Dust deposition in the Aral Sea, MWP and LIA

Posted: May 23, 2012 by tchannon in climate, Ice ages, weather
aral-sea-fao

Aral sea. Image credit FAO

Dust deposition in the Aral Sea: implications for changes in atmospheric circulation in central Asia during the past 2000 years

Xiangtong Huanga , Hedi Oberhänsli, Hans von Suchodoletz, Philippe Sorrel

Quaternary Science Reviews, Volume 30, Issues 25–26, December 2011, Pages 3661–3674

Abstract

“We investigated mineral aerosol (dust) deposition in the Aral Sea with intention to understand the variability of dust in central Asia and its implications for atmospheric circulation change in the late Holocene. Using an 11.12-m sediment core of the lake, we calculated bulk sediment fluxes at high time-resolution and analyzed grain-size distributions of detrital sediments. A refined age-depth model was established by combined methods of radiocarbon dating and archeological evidence. Besides, a principal component analysis (PCA) of grain-size fractions and elements (Fe, Ti, K, Ca, Sr) was used to assess the potential processes controlling detrital inputs. The results

suggest that two processes are mainly relevant for the clastic input as the medium silt fractions and Ti, Fe and K are positively correlated with Component 1 (C1), and the fine size fractions (<6 µm) are positively correlated with Component 2 (C2). Taking the results of the PCA, geological backgrounds, clastic input processes into account, we propose that the medium silt fractions and, in particular, the grain-size fraction ratio (6–32 µm/2–6 µm), can serve as indicators of the variability of airborne dust in the Aral Sea region. On the contrary, the fine size fractions appear to be contributed mainly by the sheetwash processes. The bulk sediment deposition fluxes were extremely high during the Little Ice Age (LIA; AD 1400–1780), which may be related to the increased dust deposition. As indicated by the variations of grain-size ratio and Ti, the history of dust deposition in central Asia can be divided into five distinct periods, with a remarkably low deposition during AD 1–350, a moderately high value from AD 350–720, a return to relatively low level between AD 720 and AD 1400 (including the Medieval Warm Period (MWP, AD 755–1070)), an exceptionally high deposition from AD 1400 to 1940s and an abnormally low value since 1940s. The temporal variations in the dust deposition are consistent with the changes in the Siberian High (SH) and mean atmospheric temperature of the northern hemisphere during the past 2000 years, with low/high annual temperature anomalies corresponding to high/low dust supplies in the Aral Sea sediments, respectively. The variations in the fine size fraction also show a broadly similarity to a lacustrine d18O record in Turkey (Jones et al., 2006), implying that there was less moisture entering western central Asia from the Mediterranean during the LIA than during the MWP.”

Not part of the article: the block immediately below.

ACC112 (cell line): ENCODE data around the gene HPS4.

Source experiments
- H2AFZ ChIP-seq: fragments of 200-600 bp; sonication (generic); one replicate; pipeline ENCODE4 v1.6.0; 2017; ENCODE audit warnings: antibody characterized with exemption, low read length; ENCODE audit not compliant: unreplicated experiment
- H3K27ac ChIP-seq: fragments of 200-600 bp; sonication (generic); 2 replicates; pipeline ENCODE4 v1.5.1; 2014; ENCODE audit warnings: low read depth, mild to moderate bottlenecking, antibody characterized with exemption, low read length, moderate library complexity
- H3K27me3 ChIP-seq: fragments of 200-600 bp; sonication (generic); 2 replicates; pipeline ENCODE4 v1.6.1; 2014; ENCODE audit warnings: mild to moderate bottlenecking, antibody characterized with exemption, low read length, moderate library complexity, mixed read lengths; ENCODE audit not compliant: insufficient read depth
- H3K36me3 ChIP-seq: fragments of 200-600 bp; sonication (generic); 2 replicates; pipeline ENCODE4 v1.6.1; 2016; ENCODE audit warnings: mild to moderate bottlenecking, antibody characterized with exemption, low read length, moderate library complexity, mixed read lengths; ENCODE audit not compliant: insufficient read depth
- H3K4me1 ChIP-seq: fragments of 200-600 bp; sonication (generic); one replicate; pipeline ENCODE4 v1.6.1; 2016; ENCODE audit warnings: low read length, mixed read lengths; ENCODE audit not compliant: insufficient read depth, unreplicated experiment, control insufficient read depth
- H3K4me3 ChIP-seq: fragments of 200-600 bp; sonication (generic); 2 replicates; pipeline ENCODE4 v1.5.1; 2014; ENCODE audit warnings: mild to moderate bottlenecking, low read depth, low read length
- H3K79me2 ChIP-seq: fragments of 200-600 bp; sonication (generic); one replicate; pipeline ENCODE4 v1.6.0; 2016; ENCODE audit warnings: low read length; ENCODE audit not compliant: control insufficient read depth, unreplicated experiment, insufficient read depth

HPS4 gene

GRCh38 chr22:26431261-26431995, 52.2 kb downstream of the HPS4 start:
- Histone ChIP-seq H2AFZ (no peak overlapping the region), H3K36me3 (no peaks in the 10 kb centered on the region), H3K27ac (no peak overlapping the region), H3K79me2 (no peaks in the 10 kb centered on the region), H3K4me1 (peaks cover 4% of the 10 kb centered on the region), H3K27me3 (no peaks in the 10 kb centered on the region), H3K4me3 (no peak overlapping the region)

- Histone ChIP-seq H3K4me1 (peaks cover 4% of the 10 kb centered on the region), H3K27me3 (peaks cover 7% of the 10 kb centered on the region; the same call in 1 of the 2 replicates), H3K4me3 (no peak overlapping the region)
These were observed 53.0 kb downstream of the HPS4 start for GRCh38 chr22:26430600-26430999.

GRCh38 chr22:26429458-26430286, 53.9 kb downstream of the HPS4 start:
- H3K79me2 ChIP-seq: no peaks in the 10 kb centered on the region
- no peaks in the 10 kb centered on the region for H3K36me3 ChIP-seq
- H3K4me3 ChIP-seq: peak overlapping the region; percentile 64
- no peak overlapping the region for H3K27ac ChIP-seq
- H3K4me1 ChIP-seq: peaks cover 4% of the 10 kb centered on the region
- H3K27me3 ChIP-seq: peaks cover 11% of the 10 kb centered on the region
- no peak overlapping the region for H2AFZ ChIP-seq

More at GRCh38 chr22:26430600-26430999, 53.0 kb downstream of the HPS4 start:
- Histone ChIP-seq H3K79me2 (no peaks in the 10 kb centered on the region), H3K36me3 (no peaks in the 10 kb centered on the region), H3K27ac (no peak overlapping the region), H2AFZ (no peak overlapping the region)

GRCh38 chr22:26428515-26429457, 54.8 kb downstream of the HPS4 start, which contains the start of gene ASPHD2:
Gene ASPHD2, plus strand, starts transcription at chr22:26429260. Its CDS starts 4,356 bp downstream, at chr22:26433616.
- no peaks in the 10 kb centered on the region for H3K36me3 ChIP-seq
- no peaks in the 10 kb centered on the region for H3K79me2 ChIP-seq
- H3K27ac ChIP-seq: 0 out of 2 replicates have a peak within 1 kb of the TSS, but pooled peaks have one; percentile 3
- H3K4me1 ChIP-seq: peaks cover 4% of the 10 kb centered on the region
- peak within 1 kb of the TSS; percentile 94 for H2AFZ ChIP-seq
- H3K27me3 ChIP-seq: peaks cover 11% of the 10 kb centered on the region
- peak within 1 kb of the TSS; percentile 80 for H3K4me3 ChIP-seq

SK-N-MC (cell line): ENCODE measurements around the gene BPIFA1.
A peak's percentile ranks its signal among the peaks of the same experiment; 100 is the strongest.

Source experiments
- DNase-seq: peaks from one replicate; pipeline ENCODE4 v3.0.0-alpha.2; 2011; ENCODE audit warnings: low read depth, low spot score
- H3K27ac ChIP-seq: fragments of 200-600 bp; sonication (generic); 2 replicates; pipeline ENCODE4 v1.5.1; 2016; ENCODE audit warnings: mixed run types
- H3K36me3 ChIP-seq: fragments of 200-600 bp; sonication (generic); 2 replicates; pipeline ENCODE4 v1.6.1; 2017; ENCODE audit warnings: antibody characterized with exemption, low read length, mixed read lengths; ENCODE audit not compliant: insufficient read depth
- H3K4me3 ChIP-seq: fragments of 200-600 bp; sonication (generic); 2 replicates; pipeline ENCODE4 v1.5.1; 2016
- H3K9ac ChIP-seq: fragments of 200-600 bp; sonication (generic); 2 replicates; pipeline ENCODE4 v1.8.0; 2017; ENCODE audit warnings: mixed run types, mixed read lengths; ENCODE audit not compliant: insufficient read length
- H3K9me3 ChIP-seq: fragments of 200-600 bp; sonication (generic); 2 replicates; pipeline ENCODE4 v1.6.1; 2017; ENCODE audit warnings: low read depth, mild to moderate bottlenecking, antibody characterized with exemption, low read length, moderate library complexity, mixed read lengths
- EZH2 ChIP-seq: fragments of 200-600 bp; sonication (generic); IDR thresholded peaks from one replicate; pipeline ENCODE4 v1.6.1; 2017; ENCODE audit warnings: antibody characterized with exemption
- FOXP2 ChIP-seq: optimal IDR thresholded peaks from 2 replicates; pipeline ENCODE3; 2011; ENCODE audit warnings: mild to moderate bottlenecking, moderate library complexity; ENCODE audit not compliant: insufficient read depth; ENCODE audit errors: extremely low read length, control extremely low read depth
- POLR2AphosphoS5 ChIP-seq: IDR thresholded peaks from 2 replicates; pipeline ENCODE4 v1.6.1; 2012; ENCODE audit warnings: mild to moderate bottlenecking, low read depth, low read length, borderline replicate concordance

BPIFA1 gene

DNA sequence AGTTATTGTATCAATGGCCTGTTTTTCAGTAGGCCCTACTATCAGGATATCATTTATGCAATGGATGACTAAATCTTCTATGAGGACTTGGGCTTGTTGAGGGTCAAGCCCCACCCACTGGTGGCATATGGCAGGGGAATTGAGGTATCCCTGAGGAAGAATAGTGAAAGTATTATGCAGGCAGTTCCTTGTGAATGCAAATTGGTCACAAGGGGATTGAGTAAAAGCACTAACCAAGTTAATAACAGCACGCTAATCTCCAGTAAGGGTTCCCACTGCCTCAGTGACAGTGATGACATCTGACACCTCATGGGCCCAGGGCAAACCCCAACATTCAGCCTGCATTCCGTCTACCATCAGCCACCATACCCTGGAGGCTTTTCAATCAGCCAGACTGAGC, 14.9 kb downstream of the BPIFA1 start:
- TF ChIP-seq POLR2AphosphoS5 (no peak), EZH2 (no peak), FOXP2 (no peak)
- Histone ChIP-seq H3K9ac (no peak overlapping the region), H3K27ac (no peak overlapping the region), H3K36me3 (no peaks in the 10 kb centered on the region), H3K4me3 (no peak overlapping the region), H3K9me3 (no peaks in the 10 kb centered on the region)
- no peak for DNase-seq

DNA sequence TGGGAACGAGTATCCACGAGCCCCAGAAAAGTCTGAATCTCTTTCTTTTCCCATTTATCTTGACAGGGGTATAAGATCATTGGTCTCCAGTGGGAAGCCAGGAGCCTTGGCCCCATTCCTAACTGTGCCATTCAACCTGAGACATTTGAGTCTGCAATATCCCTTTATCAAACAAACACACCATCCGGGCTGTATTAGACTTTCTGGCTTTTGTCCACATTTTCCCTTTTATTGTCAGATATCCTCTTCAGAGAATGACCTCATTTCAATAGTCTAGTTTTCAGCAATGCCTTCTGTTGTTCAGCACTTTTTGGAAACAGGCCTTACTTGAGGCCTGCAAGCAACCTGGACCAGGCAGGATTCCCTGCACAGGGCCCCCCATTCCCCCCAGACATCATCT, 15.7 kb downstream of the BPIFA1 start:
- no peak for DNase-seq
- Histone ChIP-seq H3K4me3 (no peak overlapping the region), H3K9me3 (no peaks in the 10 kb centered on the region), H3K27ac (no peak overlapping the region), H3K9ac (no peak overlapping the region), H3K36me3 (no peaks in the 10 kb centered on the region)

I notice one of the authors: Dr. rer. nat. Hans von Suchodoletz, a professor at University of Leipzig has an interesting publication list on sediments. His personal institute page is here.

aral-sea-1

Figure 11: (manipulated to a more familiar orientation by Tim)

Grain-size records from the Aral Sea (A, D) compared to proxies for temperature change in China (B, Yang B. et al., 2002) and the Northern Hemisphere (C, Mann and Jones, 2003) and a d18O record for precipitation in the eastern Mediterranean (E, Jones et al., 2006).

Commentary

Recently there has been a flurry of publication on airborne particles ranging from chemical precusors through actual solid. Part of this story is how these affect weather processes and part about extra terrestrial origin. In this paper the focus is on a sediment core taken from the bed of the Aral sea. The region has a continental climate.

The authors note a correlation between named climatic events and dust. This suggest a wind/precipitation association.


Post by Tim Channon, co-moderator

Comments
  1. tallbloke says:

    An interesting hockey stick in the Northern hemisphere according to plot ‘C’. The blade is less than 0.5C in height, indicating a remarkably stable temperature series.

    Can we all go home now?

  2. tchannon says:

    Don’t know what to make of the scales.

  3. Roger Andrews says:

    I don’t know how it might affect the results, but the Aral Sea has shrunk by 90% since 1960, when the Soviets began to divert the rivers feeding the sea for irrigation projects.

  4. tallbloke says:

    Can’t see Mickey Mann being too happy with it for sure… 😉

    So have you seen the rest of the paper? Which elements are though to be ET?